Rabbi Ahron Marcus discusses this issue shortly in his book "Barzilai" (pg. 313 in the Hebrew edition):
"קושי שלישי שעורר אופרט...בדניאל א, 21 נאמר: "ויהי דניאל עד שנת אחת לכורש המלך." ואילו בפרק י מנבא דניאל את נבואתו האחרונה "בשנת שלוש לכורש מלך פרס". אופרט לא שם לב, כי בדניאל א', 21 נאמר "ויהי", לא "ויחי". אילו היה כתוב "ויחי", היה הדבר נוגד את רוח השפה העברית בהקשר זה...כל תלמיד בחדר מבין את הכתוב, כי דניאל התמיד במשרתו בבבל עד לעלייתו של כורש לשלטון, ועבר אחרי כן לפרס, שם ראה את חזונו האחרון "על יד הנהר הגדול הוא חדקל" (דניאל י, 4)..."
Translation: "A third difficulty raised by Oppert...in Daniel 1:21 it says: "Daniel was there until the first year of King Cyrus." but in chapter 10 Daniel received his final prophecy "In the third year of Cyrus king of Persia". Oppert didn't notice that in Daniel 1:21 it says "[he] was" [ויהי], not [he] lived" [ויחי]. Were it so that "[he] lived" was written, this would have contradicted the spirit of the Hebrew language in this context...every schoolboy understands that what's written is that Daniel continued on his duty in Babylon until the rise to power of Cyrus, and then he moved to Persia, and there he saw his final vision "on the bank of the great river—the Tigris" (Daniel 10:4)..."
According to Rabbi Marcus, the first verse refers to how long Daniel lived in Babylon. After that, Daniel moved to Persia (which makes sense, in light of the meimra, which appears in several places, that Daniel was Hatach of Megillat Ester) and it was there that he received his final vision.
Note: I think your question is good, which is why I feel I should try to explain why Rabbi Marcus basically laughed away the question (in fact, I didn't even write everything that he had to say to Julius Oppert). Although I haven't merited to personally know Rabbi Marcus (he died almost a century ago), I've read a few of his books and one essay of his. He seems to have seen it his duty to utterly decimate Bible Criticism, in order to sanctify the Torah and sanctify the name of Hashem. As such, whenever he discussed questions raised by Bible Critics, he would do his best to "beat them up" as much as he could. I believe that were he to be asked the same questions by people who are just trying to understand Torah, he would have replied in a wholly different manner.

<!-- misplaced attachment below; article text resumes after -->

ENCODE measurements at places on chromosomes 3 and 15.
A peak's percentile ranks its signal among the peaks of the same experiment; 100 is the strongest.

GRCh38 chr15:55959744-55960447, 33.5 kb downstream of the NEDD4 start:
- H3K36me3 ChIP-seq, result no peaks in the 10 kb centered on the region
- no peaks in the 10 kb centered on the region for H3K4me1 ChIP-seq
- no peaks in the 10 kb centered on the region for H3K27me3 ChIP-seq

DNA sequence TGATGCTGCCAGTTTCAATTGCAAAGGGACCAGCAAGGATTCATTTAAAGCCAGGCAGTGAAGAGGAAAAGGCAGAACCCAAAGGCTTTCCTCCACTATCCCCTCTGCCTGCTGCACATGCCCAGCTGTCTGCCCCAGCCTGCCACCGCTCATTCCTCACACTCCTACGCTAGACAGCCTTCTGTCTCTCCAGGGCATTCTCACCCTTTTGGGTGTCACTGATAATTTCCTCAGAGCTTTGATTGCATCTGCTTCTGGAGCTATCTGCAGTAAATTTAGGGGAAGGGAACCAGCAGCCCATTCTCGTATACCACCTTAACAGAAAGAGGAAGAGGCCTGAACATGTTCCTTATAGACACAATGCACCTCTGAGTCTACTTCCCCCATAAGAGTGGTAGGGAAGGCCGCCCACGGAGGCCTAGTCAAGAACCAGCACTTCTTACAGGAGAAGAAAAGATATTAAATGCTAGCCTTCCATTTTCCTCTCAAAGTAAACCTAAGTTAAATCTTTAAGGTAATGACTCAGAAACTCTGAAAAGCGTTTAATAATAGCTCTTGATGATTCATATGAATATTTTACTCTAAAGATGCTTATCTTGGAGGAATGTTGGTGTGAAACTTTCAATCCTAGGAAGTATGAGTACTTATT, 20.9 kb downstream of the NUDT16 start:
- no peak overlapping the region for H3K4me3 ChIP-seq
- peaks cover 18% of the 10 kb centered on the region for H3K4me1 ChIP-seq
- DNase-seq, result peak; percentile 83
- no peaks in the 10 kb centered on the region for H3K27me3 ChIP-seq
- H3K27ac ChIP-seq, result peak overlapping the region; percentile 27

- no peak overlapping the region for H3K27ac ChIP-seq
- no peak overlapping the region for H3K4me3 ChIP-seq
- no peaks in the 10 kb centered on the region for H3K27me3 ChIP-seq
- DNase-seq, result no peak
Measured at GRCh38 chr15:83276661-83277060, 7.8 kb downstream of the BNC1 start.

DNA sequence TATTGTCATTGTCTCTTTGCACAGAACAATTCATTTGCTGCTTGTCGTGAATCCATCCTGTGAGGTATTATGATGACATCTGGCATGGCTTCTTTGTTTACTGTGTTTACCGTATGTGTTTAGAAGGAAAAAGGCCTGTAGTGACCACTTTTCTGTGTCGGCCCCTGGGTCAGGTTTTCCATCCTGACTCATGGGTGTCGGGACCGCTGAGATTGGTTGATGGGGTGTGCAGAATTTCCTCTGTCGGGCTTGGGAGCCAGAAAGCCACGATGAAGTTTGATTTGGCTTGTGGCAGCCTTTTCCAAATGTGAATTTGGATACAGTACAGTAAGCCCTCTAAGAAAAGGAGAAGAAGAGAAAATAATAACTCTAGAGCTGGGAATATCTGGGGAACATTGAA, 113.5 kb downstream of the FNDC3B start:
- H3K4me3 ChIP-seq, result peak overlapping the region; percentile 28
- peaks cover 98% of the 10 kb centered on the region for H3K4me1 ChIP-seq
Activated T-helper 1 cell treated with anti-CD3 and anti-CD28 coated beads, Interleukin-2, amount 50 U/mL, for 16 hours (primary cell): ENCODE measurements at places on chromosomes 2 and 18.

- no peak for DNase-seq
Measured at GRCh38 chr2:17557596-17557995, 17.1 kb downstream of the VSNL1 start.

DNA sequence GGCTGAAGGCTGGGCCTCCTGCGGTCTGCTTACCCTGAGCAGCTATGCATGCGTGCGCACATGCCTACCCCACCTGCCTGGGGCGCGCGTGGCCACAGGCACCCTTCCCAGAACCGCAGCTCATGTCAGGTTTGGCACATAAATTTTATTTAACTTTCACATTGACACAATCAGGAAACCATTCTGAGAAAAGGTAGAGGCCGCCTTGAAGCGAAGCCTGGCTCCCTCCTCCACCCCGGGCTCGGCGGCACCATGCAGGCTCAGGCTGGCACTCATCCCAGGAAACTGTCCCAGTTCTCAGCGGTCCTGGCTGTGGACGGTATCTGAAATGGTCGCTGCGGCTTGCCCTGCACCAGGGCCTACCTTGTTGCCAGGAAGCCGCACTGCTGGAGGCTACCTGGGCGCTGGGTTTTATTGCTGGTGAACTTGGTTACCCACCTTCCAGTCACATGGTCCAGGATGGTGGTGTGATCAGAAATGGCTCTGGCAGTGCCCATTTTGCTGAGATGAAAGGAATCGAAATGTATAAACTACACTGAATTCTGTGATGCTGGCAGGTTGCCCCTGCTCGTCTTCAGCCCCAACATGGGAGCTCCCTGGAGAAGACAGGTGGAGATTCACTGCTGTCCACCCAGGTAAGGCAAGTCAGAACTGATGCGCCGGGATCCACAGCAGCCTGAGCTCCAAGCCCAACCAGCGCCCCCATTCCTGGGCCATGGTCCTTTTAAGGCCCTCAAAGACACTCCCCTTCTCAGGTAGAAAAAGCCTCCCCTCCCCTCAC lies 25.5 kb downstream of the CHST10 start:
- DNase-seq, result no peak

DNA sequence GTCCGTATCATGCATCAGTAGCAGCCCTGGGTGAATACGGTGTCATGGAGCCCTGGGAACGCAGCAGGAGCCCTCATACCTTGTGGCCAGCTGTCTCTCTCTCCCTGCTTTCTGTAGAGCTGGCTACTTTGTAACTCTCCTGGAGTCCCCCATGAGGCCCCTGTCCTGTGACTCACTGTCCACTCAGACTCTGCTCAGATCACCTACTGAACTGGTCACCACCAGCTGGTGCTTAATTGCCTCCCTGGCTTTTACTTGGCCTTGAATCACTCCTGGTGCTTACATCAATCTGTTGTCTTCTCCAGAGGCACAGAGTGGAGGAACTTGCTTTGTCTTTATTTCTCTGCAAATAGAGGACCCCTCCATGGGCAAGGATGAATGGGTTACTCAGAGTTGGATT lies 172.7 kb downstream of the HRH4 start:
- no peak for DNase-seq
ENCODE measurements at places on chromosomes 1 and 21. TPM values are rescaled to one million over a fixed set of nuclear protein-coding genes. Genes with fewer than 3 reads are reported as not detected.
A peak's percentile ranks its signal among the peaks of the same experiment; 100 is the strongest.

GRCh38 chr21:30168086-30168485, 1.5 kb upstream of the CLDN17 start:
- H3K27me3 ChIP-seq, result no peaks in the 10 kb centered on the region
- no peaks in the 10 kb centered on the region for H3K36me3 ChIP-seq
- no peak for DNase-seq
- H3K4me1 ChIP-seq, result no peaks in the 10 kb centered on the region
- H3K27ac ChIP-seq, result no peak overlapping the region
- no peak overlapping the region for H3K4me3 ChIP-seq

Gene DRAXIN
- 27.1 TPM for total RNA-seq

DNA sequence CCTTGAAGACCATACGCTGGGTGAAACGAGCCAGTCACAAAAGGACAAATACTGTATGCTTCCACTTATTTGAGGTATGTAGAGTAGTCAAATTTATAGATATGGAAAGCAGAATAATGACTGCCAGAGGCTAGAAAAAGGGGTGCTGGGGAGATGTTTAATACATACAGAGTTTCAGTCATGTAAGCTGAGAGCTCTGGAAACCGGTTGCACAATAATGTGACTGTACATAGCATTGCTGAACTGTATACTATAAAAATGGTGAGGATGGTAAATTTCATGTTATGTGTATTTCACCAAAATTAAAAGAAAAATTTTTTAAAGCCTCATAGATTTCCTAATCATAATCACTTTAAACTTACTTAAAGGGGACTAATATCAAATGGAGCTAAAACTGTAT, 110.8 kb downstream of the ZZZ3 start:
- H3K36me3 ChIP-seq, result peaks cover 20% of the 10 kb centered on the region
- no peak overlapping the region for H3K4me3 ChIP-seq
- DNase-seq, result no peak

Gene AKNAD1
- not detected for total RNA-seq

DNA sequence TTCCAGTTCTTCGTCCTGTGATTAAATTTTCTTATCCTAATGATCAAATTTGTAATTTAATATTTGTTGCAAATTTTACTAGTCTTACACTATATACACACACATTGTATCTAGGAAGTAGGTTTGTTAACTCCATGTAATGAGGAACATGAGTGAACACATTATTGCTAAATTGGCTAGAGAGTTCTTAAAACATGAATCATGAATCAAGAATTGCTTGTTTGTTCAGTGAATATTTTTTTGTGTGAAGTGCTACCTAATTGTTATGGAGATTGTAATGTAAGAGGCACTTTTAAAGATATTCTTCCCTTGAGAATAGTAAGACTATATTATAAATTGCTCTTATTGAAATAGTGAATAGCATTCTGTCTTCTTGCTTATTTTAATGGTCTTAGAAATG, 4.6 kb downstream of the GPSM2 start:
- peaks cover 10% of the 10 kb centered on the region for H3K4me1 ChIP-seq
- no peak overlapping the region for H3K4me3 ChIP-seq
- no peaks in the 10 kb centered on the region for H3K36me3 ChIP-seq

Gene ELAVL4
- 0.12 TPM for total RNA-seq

The RI"D, in his commentary on Daniel, has a different explanation:
"ויהי דניאל - בחצר מלכי בבל עד - שנה אחת לכורש - והוא כורש הגדול בן אחשוורוש שבנה הבית." (Daniel 1:21)
Translation: "Daniel was there - in the court of the kings of Babylon until - the first year of Cyrus - and he is Cyrus the Greater son of Achashverosh who built the Temple.
"בשנת שלוש לכורש מלך פרס דבר נגלה לדניאל - זהו כורש הראשון, שבשנה הראשונה למלכותו היתה הפקידה, ובשנת שלש למלכותו נגלה לדניאל זה המראה." (Daniel 10:1)
Translation: "In the third year of Cyrus king of Persia an oracle was revealed to Daniel - this is Cyrus I, that during the first year of his rule came the charge1, and in the third year of his rule this oracle was revealed to Daniel."
In other words, the RI"D thought that the Cyrus in ch. 1 refers to Daryavesh II, son of Achashverosh (and Esther), who assisted with finalizing the building of the Temple (see Ezra 5:1-6:15), while the Cyrus in ch. 10 refers to Cyrus I, who lived several years prior and was the king who first allowed the Jews to return to Judea and build the Temple (see Rosh Hashanah 3b on the names and titles of Persian kings).
1 I assume this is a reference to this: "כֹּה אָמַר כֹּרֶשׁ מֶלֶךְ פָּרַס כֹּל מַמְלְכוֹת הָאָרֶץ נָתַן לִי ה' אֱלֹקי הַשָּׁמָיִם וְהוּא פָקַד עָלַי לִבְנוֹת לוֹ בַיִת בִּירוּשָׁלִַם אֲשֶׁר בִּיהוּדָה." - "“Thus said King Cyrus of Persia: The LORD God of Heaven has given me all the kingdoms of the earth and has charged me with building Him a house in Jerusalem, which is in Judah." (Ezra 1:2)